On April 8, the 40th annual International Day of Roma, we celebrate the culture and achievements of the Roma, while recognizing the enormous challenges they confront. Commonly called "gypsies," the Roma are Europe's largest minority and fastest growing demographic, numbering nearly 10 million. Nevertheless, the Roma are largely excluded from political and civic life, battling centuries of discrimination and persecution, and living on the margins of society.
Throughout Europe the Roma are suffer disproportionately from poverty, illiteracy and lack of access to basic services. Often portrayed as beggars and thieves, treated like second-class citizens, many Roma opt out of the formal economy and disengage from politics entirely, believing - sometimes rightly - that these avenues offer no viable hope for bettering their lives. Communities, like Ostrovany in Slovakia, have built walls to separate the Roma settlement from the rest of the village. Romani children are still routinely placed in schools for the mentally challenged and mistreated by their classmates and teachers. Romani camps have been dismantled throughout Europe and their inhabitants relocated, hundreds of them forcibly deported from France last year.
The plight of Roma must not be ignored. The protection of basic human rights is a staple of any democratic society and a legal requirement of any European Union member or applicant country. Yet, the rights of Roma are routinely denied across the continent. Government institutions created by many European states to address Roma issues are underfunded, understaffed and powerless. And, as many countries are learning, the cost of ongoing social exclusion of a largely impoverished minority carries a heavy price tag for already weak economies.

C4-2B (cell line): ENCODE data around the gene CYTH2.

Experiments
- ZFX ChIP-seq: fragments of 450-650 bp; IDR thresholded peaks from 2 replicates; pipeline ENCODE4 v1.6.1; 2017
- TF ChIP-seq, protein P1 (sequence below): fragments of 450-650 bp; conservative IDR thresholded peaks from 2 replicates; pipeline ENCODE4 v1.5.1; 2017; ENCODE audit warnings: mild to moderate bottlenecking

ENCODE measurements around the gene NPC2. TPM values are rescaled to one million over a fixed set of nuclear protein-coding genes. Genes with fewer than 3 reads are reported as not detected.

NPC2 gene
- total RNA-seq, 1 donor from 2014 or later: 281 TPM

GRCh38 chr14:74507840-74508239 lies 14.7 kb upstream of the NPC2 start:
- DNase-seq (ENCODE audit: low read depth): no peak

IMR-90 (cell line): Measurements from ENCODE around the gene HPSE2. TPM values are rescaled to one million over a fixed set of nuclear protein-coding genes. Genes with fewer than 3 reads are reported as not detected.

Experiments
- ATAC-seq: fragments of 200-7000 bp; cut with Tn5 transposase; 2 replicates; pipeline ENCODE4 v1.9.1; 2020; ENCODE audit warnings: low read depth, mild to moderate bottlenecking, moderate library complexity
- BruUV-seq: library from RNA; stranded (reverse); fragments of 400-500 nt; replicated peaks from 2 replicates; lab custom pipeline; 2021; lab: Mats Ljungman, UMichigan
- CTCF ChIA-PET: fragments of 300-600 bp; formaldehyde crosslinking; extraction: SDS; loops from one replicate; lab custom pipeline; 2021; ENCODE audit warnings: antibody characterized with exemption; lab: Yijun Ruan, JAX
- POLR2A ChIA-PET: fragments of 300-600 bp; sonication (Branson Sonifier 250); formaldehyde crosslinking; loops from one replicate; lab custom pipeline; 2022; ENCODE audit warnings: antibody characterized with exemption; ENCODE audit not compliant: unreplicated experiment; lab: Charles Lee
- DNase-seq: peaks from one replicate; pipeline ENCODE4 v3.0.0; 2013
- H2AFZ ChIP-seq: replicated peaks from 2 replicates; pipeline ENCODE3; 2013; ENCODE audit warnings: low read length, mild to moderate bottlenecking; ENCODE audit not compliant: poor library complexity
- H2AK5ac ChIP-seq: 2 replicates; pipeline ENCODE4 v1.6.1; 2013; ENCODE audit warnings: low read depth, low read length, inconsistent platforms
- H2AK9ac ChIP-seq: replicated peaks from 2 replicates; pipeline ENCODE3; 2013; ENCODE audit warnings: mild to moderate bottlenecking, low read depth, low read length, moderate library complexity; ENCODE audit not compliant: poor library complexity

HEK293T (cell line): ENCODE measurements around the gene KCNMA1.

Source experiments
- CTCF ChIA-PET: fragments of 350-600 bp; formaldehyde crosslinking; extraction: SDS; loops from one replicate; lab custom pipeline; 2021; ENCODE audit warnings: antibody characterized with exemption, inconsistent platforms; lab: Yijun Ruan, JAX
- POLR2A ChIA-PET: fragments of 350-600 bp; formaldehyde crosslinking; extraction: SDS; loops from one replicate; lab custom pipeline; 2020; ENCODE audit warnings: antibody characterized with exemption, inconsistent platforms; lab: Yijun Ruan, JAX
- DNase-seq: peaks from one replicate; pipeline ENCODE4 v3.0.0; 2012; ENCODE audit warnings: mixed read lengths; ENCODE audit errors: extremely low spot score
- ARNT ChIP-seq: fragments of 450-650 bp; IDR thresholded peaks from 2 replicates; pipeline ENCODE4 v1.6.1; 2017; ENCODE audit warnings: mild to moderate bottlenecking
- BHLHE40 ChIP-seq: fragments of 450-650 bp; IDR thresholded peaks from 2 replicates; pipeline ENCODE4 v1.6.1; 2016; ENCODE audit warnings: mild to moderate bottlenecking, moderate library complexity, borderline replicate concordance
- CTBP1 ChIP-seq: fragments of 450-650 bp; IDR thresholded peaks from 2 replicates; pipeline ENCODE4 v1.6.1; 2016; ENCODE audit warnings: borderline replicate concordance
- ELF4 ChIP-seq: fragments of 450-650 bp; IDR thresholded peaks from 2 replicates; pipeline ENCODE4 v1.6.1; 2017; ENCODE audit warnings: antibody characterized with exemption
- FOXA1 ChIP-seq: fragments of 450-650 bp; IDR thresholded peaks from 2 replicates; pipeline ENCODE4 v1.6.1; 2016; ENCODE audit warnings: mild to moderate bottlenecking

Politicians should be held accountable for their unfulfilled promises to resolve these problems. Political parties must be more inclusive of Roma candidates, members and voters. Civic organizations must play a more proactive role in engaging Romani citizens and raising their issues in political discourse. Stereotypes within mainstream society must be broken if any progress is to be made. Lastly, the Roma themselves must be involved and represented at every level of society. In fact, having worked with Romani activists throughout central and eastern Europe for seven years, the National Democratic Institute (NDI) has found that political empowerment - giving Roma the tools to solve their own problems - is the most effective way to fight discrimination and lift these communities out of poverty.
Through its work, NDI is working with political leaders in the region to highlight the importance of these issues and to encourage constructive dialogue. For example, NDI's recent summit brought together top Roma policymakers from eight countries to compare challenges and best practices, and to seek solutions to common problems facing their communities. NDI has also actively engaged mainstream political parties to improve outreach to Roma, and approached non-Roma civic leaders to promote partnership with Romani activists on key issues such as human rights and education.
At the same time, NDI is working with Roma at the grassroots level, helping them to make their voices heard. Throughout the region, NDI is expanding the pool of Romani civic and political leaders through workshops and leadership academies; encouraging greater political participation through the ballot box; strengthening the abilities of Romani elected officials to become more effective in their positions; and supporting community projects that help democracy deliver.
NDI cannot do this alone. In order to make an impact, we must make a greater effort and commitment to empower Roma. Please watch this video to learn more about the Roma, the challenges they face and the opportunities to help support their cause.
International Day of Roma is an opportunity to learn, to celebrate, and to take action. Forty years is long enough to wait.